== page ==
Functional and cellular characterization of human Retinoic Acid Induced 1 (RAI1) mutations associated with Smith-Magenis Syndrome
- Paulina Carmona-Mora†1, 2,
- Carolina A Encina†2, 3,
- Cesar P Canales1, 2,
- Lei Cao1,
- Jessica Molina2,
- Pamela Kairath2, 3,
- Juan I Young1, 2, 4 and
- Katherina Walz1, 2Email author
© Carmona-Mora et al; licensee BioMed Central Ltd. 2010
Received: 18 March 2010
Accepted: 25 August 2010
Published: 25 August 2010
Smith-Magenis Syndrome is a contiguous gene syndrome in which the dosage sensitive gene has been identified: the Retinoic Acid Induced 1 (RAI1). Little is known about the function of human RAI1.
We generated the full-length cDNA of the wild type protein and five mutated forms: RAI1-HA 2687delC, RAI1-HA 3103delC, RAI1 R960X, RAI1-HA Q1562R, and RAI1-HA S1808N. Four of them have been previously associated with SMS clinical phenotype. Molecular weight, subcellular localization and transcription factor activity of the wild type and mutant forms were studied by western blot, immunofluorescence and luciferase assays respectively. The wild type protein and the two missense mutations presented a higher molecular weight than expected, localized to the nucleus and activated transcription of a reporter gene. The frameshift mutations generated a truncated polypeptide with transcription factor activity but abnormal subcellular localization, and the same was true for the 1-960aa N-terminal half of RAI1. Two different C-terminal halves of the RAI1 protein (1038aa-end and 1229aa-end) were able to localize into the nucleus but had no transactivation activity.
Our results indicate that transcription factor activity and subcellular localization signals reside in two separate domains of the protein and both are essential for the correct functionality of RAI1. The pathogenic outcome of some of the mutated forms can be explained by the dissociation of these two domains.
A large fraction of genome variation between individuals is comprised of submicroscopic copy number variation of DNA segments (CNVs) [1–6]. Genomic disorders are the clinical manifestation of pathological CNV. They are frequent conditions (~1 per 1,000 births) and often sporadic resulting from de novo rearrangements . In a subset of such conditions the rearrangements comprise multiple unrelated contiguous genes that are physically linked and thus have been referred to as contiguous gene syndromes (CGS). An increasing number of CGS are being described, each of them presenting a complex and specific phenotype. Although several genes are usually present in the segmental aneuploidy; only a small subset of them conveys phenotypes as a function of copy number alteration. These particular genes are referred to as "dosage sensitive genes".
The Smith-Magenis Syndrome, SMS, (OMIM# 182290) is a CGS associated with a microdeletion within chromosome 17 band p11.2. SMS was first described in 1986 with a birth prevalence estimated at 1/25,000. The clinical phenotype includes craniofacial abnormalities, brachydactyly, self injurious behavior, sleep abnormalities and mental retardation. Less commonly reported is cleft palate, congenital heart defects, seizures, hearing impairment and urinary tract anomalies . Molecular studies revealed a common deleted region of ~4 Mb in the majority of SMS patients (>70-80%) [9–11]. Unusual sized deletions (smaller or larger) were observed in 20-25% of patients [12–14]. By examining the breakpoints in unusual sized deletions, the SMS critical region was redefined to a ~950 kb interval, in which 15 genes and eight predicted genes were present [11–14]. Retinoic Acid Induced 1 gene (RAI1) is located in the middle of the SMS critical region. Point mutations (nonsense and frameshift as well as missense alleles) in RAI1 were identified in patients with clinical presentation of SMS but no molecular deletion found by FISH [15–18], suggesting that RAI1 is the dosage sensitive gene causative of SMS. Studies on mouse models  and humans [20, 21] indicate that RAI1 is likely the dosage sensitive gene responsible for clinical features in the Potocki-Lupski Syndrome (PTLS), (OMIM# 610883) a neurobehavioral disorder with autistic features that is caused by reciprocal duplication of the 17p11.2 region [20–23]. The RAI1 gene consists of six exons  that span over 120 kb. The third exon contains >90% of the coding region and it is within this exon where all mutations have been identified to date.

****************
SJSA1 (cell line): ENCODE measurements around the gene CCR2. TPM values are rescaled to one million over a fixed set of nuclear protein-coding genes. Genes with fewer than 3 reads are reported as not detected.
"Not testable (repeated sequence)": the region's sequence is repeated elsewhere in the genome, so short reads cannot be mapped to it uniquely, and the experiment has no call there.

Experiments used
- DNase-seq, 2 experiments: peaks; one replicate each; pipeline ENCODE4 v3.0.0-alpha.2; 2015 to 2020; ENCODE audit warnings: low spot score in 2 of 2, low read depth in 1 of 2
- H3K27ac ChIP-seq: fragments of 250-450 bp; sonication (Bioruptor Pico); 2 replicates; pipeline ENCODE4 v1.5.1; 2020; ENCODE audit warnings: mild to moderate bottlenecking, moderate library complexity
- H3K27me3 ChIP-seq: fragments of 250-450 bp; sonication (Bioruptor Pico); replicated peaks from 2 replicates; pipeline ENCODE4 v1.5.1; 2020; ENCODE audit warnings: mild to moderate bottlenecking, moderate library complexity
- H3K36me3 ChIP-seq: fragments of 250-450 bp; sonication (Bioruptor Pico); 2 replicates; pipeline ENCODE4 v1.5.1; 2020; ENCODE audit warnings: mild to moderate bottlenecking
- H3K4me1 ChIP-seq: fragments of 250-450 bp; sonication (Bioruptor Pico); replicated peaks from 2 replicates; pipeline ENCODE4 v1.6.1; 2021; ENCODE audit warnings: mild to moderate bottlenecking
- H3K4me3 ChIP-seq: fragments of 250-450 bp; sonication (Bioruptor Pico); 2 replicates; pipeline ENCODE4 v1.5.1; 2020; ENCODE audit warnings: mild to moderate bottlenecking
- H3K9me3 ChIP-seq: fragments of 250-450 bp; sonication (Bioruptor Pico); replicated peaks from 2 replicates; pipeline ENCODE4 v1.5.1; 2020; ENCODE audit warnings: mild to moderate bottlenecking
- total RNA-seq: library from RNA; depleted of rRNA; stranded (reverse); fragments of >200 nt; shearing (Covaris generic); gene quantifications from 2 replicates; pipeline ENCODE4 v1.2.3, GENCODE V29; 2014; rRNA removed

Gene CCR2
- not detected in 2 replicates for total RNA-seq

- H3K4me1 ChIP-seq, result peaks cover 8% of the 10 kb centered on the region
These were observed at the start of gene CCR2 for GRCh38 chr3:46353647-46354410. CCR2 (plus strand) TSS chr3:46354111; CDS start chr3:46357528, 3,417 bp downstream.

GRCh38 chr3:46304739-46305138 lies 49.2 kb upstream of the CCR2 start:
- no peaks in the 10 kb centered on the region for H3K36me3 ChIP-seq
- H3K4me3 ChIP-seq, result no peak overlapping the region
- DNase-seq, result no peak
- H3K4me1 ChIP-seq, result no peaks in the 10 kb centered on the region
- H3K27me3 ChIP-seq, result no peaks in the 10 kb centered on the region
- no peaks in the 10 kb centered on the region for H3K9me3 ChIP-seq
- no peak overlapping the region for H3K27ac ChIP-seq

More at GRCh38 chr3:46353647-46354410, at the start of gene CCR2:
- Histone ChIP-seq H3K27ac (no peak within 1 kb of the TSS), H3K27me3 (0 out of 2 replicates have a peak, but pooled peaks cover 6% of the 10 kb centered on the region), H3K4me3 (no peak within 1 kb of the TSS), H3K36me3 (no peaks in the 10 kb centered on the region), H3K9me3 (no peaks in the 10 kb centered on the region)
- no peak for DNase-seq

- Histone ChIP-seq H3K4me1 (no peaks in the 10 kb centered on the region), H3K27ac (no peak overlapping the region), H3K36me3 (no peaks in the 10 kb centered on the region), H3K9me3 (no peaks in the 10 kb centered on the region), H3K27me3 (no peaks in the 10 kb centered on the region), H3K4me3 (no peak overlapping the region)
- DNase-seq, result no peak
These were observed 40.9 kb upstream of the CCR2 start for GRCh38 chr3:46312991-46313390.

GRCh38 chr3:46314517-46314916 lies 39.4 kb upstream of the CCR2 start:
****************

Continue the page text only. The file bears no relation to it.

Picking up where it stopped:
Little is known about the cellular and developmental role of RAI1. Expression of GT1, a splice variant of Rai1 was markedly up-regulated by treatment with retinoic acid in a mouse carcinoma cell line P19 . A polymorphic CAG repeat is present in the N-terminus of the RAI1 protein, the length of which is associated with the age of onset of spinocerebellar ataxia type 2  and the response to neuroleptic medication in schizophrenia . Moreover, RAI1 was recently associated with non syndromic autism . Bioinformatic analyses have suggested that RAI1 might be a transcriptional regulator [15, 16]. RAI1 contains several patches of 50% similarity with TCF20, a transcriptional cofactor, and these two genes have a similar gene structure. RAI1, in both human and mouse, have two putative bipartite nuclear localization signals (NLSs) predicted in silico, and possesses a zinc finger like plant homeo domain (PHD) in the C-terminus, which is also present in the trithorax family of chromatin remodeling transcriptional regulators . In vitro studies of the murine Rai1 protein indicated that it can be transported to the nucleus and has transactivation activity . However, no systematic analysis of the human RAI1 protein has been done. Here we describe the characterization of the wild type RAI1 protein, plus five mutated forms of the protein, including four that have been associated with the SMS clinical phenotype. Subcellular localization of the resulting proteins and transcription factor activity were studied for the wild type and mutant forms. Our results indicate that the transcription factor activity and subcellular localization of the protein are essential for the pathogenic outcome of some of the mutated forms.
The transcription factor activity of the murine Rai1 protein is dependent on the cell type
Human RAI1 is a nuclear protein with transcription factor activity